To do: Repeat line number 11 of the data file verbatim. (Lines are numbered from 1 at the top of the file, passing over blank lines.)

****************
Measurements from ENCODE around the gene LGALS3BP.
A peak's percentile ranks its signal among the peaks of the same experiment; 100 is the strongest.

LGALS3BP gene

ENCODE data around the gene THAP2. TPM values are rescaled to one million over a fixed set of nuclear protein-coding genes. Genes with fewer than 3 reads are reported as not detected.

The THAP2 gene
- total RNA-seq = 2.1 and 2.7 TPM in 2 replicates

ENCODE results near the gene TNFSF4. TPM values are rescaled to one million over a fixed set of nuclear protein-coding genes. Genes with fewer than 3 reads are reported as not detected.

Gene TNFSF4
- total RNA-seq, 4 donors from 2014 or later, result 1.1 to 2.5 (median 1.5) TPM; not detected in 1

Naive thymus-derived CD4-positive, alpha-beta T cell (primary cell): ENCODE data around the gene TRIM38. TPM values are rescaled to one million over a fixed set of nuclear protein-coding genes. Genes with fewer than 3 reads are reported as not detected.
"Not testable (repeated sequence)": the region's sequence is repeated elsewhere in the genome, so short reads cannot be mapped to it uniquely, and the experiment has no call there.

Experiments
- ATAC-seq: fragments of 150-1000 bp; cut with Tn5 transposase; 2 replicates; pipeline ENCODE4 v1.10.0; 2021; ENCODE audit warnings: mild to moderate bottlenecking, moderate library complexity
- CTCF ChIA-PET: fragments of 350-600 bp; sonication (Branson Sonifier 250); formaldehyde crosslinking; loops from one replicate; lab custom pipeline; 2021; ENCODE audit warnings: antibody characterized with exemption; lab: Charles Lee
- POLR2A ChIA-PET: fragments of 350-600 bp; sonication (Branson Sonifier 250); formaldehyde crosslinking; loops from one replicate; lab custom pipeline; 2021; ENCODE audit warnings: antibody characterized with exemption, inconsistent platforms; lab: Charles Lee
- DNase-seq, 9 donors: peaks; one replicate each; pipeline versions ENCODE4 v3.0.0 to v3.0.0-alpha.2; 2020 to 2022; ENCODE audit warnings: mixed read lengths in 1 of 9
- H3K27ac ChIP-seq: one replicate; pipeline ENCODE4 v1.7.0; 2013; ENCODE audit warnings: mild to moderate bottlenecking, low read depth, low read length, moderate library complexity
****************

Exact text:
"Not testable (repeated sequence)": the region's sequence is repeated elsewhere in the genome, so short reads cannot be mapped to it uniquely, and the experiment has no call there.